As we already know, shopping carts get abandoned all the time. For the most part, actually. The vast majority of shoppers (98%) will leave your site without buying anything at all. At least the first time they visit.

If you’re doing research on how retargeting works, one of the simple answers is that it’s one of best ways to re-engage shoppers who’ve left your website and remind them of the products they were interested in to get them to complete a purchase.

Here are five retargeting strategies that can help you do that:

1. Retarget based on shoppers’ site navigation.

Targeting users based on the specific pages of your site they visit allows you to deliver personalized, hyper-relevant ads.

For example, if a user puts a Nespresso machine in their shopping cart but doesn’t complete the purchase, you can target them with ads for that coffeemaker on various sites that they visit in the future. If someone else buys that appliance, you can serve up ads for complementary products they’d be interested in, like cappuccino pods, cups, and a milk frother.

If a third person clicks from a French press product page, to a percolator, and then a drip coffeemaker, they might benefit from a rotation of ads for each.

Often, retargeting works by sending the right message to the right shopper at the right stage of their journey – targeting based on a web journey can help you do just that.

2. Segment your audience.

Whatever you do, don’t be the brand or retailer who drops a single pixel on your site and retargets all the shoppers who’ve visited in the last 30 days with “The Exact. Same. Message.” There are lots of ways to segment your audience (cart abandoners, recent visitors, and recent buyers, recent bouncers, to name a few), that could each benefit from different content.

Depending on if shoppers have stopped by your site a month back or two days ago, you can retarget them with whatever incentives make the most sense — same-day delivery, rewards program benefits, or related products.

3. Focus on search terms.

Retargeting shoppers after they’ve searched for keywords or phrases that pertain to your business is an easy way to get more sales. For instance, if you’re a jeweler in the Midwest and someone does a Google search for “diamond necklaces in Chicago”, you could target that person with ads for “discount diamonds Chicago”. The main difference between search retargeting and other types is that this strategy reaches users who’ve never visited your website and whose email addresses you didn’t collect.

Looking at search terms gives you the potential for greater reach, since you’ll be connecting with a new pool of customers as opposed to just your current shopper base.

4. Utilize your CRM.

Most of what’s inside your CRM is probably offline data, meaning you didn’t collect it automatically through dropping a site cookie but more likely through a loyalty program or other means (like product giveaways or sweepstakes). That makes your CRM a rich source of valuable info about who your shoppers are and what they’re interested in.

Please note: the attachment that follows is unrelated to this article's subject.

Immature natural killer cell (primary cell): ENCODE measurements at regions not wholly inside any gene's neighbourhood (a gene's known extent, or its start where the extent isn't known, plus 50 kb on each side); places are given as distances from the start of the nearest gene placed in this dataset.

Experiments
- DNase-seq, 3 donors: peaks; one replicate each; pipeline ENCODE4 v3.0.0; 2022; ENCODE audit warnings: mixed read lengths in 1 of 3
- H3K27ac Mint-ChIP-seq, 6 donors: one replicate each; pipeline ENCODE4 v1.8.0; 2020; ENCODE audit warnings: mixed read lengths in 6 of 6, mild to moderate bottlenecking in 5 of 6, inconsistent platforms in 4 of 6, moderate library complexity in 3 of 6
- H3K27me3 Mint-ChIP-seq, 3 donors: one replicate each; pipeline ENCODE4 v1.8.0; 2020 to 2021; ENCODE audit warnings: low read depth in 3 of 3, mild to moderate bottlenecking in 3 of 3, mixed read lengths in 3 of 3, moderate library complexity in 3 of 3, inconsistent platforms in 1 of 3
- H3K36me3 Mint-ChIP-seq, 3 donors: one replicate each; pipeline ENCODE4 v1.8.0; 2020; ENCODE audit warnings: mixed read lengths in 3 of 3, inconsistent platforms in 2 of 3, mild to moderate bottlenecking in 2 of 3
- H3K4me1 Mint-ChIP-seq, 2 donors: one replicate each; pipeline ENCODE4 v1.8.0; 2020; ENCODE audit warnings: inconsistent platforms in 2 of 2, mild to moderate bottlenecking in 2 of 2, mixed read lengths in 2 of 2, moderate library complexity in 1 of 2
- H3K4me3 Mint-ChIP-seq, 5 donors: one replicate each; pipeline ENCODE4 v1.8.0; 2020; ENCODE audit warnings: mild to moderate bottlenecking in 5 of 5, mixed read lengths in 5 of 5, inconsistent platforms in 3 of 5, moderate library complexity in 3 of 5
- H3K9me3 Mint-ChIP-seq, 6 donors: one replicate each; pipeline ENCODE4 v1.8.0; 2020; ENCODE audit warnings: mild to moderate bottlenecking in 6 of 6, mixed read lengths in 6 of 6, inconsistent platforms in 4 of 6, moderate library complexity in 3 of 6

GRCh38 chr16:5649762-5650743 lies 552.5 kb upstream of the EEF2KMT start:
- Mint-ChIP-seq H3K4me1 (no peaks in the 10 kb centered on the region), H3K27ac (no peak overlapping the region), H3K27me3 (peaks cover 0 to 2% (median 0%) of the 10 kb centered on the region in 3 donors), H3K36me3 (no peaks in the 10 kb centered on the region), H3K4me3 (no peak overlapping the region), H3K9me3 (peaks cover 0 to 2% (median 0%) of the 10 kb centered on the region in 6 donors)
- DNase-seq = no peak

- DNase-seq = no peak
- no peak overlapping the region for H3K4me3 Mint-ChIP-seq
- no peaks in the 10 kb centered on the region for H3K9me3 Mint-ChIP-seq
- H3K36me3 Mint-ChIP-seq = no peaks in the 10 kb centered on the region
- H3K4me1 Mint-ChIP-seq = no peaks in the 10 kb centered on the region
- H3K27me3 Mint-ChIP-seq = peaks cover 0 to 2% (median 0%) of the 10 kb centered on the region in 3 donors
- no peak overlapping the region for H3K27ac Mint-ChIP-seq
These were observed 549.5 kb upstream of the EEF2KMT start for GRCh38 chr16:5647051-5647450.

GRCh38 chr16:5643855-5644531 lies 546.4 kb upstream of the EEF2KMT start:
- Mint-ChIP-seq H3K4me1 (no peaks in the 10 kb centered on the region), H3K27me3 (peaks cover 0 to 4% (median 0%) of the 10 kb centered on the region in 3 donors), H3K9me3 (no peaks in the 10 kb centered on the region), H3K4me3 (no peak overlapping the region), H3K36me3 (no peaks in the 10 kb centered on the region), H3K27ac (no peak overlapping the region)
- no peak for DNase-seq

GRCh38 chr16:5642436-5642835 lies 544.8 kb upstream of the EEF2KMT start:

Since many retargeting partners let you to upload your CRM data directly into their platforms then match it, typically using email addresses, you can use this more robust intel (with data like store locations visited, email addresses, phone numbers, past sales, and more) to see a bigger picture of each shopper and retarget them with customized ads.

If you took customer sales data from your CRM of all purchasers of Nespresso machines in the last 12 months, uploaded it into your retargeting provider, then created an audience segment of those buyers, you could create a campaign to target these coffee drinkers with ads for accessories to complete their at-home café setup — fancy mugs or sugar packets, anyone?

5. Connect all the data dots.

In today’s competitive retail marketplace, it’s more important than ever to reach shoppers with content that’s ultra-personalized. That means collecting and unifying data across all devices, channels, and platforms to get the full picture of their product interests and purchase intent.

Working with a vendor who can collect, analyze, and put that data into real-time action — ideally through predictive machine-learning technology — will increase the likelihood of users that’ll click and convert.

Finding a partner that utilizes real-time data to optimize all creative, for both display and video ads, is paramount. Retailers and brands who win will master dynamic delivery of the right ad design for every device, every context, and every stage of the shopper journey.

Dubai-based fashion retailer The Luxury Closet leveraged retargeting (and lots of data) to understand their shoppers’ preferences and and saw a 12X Return on Ad Spend (ROAS) from web and in-app retargeting.

For more retargeting tips and tricks, check out this handy retargeting cheat sheet and the retargeting terms every marketer should know.

Interested in the latest trends shaping consumer behavior? Download our Shopper Story 2022 report:

Michelle Pruett

As Global Head of Content at Criteo, Michelle leads a high-performing team of talented marketers. Her writing has been featured in Entrepreneur, Business Insider, AdWeek, eMarketer, and more. She's lived on three continents and is proud to be a New Yorker at heart.

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